I used to declaim upon what I had been reading in other


words, chosen with all the judgment that I possessed. But
at length I perceived that in that method there was this in-
convenience, that Ennius, if I exercised myself on his verses,
or Gracchus, if I laid one of his orations before me, had fore-
stalled such words as were peculiarly appropriate to the
subject, and such as were the most elegant and altogether
the best ; so that, if I used the same words, it profited noth-
ing; if others, it was even prejudicial to me, as I habituated
myself to use such as were less eligible. Afterwards I
thought proper, and continued the practice at a rather more
advanced age, to translate the orations of the best Greek
orators ; by fixing upon which I gained this advantage, that
while I rendered into Latin what I had read in Greek, I not
only used the best words, and yet such as were of common
occurrence, but also formed some words by imitation, which
would be new to our countrymen, taking care, however, that
they were unobjectionable.

" As to the exertion and exercise of the voice, of the
breath, of the whole body, and of the tongue itself, they do
not so much require art as labor; but in those matters we
ought to be particularly careful whom we imitate and whom
we would wish to resemble. Not -only orators are to be ob-
served by us, but even actors, lest by vicious habits we con-
tract any awkwardness or ungracefulness. The memory is
also to be exercised, by learning accurately by heart as many
of our own writings, and those of others, as we can. In ex-
ercising the memory, too, I shall not object if you accustom
yourself to adopt that plan of referring to places and figures
which is taught in treatises on the art. Your language must
then be brought forth from this domestic and retired exer-
cise, into the midst of the field, into the dust and clamor,
into the camp and military array of the forum ; you must
acquire practice in everything; you must try the strength
of your understanding; and your retired lucubrations must


be exposed to the light of reality. The poets must also be
studied ; an acquaintance must be formed with history ; the
writers and teachers in all the liberal arts and sciences must
be read, and turned over, and must, for the sake of exercise,
be praised, interpreted, corrected, censured, refuted; you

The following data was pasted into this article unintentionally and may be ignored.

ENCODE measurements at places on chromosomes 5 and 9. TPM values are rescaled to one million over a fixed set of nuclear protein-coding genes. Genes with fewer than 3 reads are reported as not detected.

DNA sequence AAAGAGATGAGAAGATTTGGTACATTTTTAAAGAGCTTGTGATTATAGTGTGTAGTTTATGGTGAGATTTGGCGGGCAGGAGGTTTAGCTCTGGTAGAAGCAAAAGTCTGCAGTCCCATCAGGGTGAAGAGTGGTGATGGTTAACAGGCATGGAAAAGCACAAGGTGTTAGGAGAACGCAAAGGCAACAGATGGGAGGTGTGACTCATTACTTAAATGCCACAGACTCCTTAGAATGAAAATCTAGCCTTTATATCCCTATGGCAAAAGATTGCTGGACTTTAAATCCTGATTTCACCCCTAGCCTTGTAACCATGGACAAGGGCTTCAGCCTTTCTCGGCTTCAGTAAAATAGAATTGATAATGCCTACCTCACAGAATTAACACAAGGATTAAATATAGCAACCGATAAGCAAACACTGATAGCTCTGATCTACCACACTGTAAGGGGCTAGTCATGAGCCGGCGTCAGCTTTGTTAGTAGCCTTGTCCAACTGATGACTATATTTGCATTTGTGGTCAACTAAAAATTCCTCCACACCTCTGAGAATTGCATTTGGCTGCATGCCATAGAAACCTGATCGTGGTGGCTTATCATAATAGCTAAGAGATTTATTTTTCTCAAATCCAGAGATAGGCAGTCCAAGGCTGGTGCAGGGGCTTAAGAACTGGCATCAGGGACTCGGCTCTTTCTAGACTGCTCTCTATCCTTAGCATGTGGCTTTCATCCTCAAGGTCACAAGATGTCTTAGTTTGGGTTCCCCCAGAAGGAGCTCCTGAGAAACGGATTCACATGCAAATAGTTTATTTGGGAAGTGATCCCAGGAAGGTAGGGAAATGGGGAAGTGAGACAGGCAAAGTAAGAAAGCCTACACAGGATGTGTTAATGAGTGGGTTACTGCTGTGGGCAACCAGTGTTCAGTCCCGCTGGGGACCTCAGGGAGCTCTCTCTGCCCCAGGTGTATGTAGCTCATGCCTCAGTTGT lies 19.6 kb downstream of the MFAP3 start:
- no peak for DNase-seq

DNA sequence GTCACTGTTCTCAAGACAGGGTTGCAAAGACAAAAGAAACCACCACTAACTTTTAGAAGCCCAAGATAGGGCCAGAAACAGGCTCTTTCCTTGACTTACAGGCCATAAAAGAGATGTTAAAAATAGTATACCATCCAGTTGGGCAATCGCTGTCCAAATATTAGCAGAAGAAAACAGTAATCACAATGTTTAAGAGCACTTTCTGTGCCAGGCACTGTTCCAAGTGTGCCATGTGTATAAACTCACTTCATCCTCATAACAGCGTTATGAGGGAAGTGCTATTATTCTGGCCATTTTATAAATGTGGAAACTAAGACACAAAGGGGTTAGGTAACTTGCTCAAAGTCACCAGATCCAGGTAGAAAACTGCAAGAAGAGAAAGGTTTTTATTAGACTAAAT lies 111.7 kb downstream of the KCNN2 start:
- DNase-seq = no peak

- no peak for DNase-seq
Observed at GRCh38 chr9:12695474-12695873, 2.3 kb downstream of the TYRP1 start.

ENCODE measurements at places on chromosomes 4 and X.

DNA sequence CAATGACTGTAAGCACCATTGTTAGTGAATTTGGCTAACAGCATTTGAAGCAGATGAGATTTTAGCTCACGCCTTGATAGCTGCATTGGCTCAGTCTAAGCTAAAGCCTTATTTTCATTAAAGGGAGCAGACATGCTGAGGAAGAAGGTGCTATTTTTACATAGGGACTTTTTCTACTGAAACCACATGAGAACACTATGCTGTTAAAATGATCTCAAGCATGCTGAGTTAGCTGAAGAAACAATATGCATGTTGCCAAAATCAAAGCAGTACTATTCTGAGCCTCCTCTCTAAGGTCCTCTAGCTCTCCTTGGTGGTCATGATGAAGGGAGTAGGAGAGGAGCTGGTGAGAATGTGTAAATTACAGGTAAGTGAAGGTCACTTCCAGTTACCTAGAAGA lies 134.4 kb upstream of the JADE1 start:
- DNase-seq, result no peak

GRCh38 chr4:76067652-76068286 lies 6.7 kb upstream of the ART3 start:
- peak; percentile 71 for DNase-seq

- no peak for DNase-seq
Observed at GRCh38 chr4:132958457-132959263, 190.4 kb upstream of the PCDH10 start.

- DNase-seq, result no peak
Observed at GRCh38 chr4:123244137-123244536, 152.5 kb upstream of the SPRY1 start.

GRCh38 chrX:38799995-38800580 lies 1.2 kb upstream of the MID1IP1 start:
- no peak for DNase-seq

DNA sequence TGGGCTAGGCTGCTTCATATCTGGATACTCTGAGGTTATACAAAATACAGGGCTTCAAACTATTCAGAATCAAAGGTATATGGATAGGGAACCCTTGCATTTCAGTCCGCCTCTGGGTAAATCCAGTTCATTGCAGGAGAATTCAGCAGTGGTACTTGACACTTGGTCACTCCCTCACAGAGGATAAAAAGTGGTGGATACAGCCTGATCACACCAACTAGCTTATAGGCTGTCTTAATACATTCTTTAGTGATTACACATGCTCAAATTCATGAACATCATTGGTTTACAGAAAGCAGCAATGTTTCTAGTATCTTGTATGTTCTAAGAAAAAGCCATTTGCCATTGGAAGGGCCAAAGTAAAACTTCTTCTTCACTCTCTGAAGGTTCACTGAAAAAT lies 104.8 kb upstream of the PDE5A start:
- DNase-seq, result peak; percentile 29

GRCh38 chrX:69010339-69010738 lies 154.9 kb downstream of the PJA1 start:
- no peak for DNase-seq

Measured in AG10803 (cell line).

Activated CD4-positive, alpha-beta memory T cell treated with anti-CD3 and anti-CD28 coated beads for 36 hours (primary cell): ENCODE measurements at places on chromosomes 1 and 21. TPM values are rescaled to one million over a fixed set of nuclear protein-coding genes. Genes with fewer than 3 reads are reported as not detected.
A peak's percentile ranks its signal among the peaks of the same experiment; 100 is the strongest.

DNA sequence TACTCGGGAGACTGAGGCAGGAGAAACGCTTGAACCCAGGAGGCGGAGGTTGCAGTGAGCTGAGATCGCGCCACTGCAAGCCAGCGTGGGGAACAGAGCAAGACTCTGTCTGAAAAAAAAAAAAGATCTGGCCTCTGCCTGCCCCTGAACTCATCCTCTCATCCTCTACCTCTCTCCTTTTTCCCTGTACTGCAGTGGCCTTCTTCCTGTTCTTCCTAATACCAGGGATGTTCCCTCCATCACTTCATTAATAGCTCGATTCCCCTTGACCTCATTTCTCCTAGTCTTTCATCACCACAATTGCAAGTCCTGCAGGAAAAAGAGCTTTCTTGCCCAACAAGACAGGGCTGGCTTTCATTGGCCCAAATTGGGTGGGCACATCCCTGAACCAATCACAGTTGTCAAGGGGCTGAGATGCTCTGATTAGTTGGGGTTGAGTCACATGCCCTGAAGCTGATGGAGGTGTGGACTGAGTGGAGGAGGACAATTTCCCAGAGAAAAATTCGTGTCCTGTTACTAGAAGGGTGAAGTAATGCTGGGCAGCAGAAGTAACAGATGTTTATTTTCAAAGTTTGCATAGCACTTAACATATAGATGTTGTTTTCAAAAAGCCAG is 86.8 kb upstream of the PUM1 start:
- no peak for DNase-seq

must dispute on both sides of every question ; and whatever
may seem maintainable on any point must be brought for-
ward and illustrated. The civil war must be thoroughly
studied ; laws in general must be understood ; all antiquity
must be known ; the usages of the senate, the nature of our
government, the rights of our allies, our treaties and conven-
tions, and whatever concerns the interests of the state, must
be learned. A certain intellectual grace must also be ex-
tracted from every kind of refinement, with which, as with
salt, every oration must be seasoned. I have poured forth
to you all I had to say, and perhaps any citizen whom you
had laid hold of in any company whatever, would have re-
plied to your inquiries on these subjects equally well."


Lucius Annaeus Seneca was born at Corduba, Spain, in the
year 3 B. C. His father, who was a teacher of rhetoric,
spent some years in Rome, where he acquired an ample
property for his family. The young Seneca, after pursuing
the study of eloquence, devoted himself to the Stoic philos-
ophy under several able teachers, but subsequently, upon
the urgent solicitation of his father, took up the legal pro-
fession, in which he became distinguished for his oratorical

He entered public life as quaestor ; but having become in-
volved in some court intrigue, he was banished to Corsica.
He remained there eight years, a period devoted to high phil-
osophic speculation, and to fruitless appeals to the Emperor
Claudius for pardon. At last he was recalled through the in-
fluence of Agrippina, whose son, afterwards the infamous

Online LibraryF. V. N. (Franklin Verzelius Newton) PainterGreat pedagogical essays; Plato to Spencer → online text (page 7 of 33)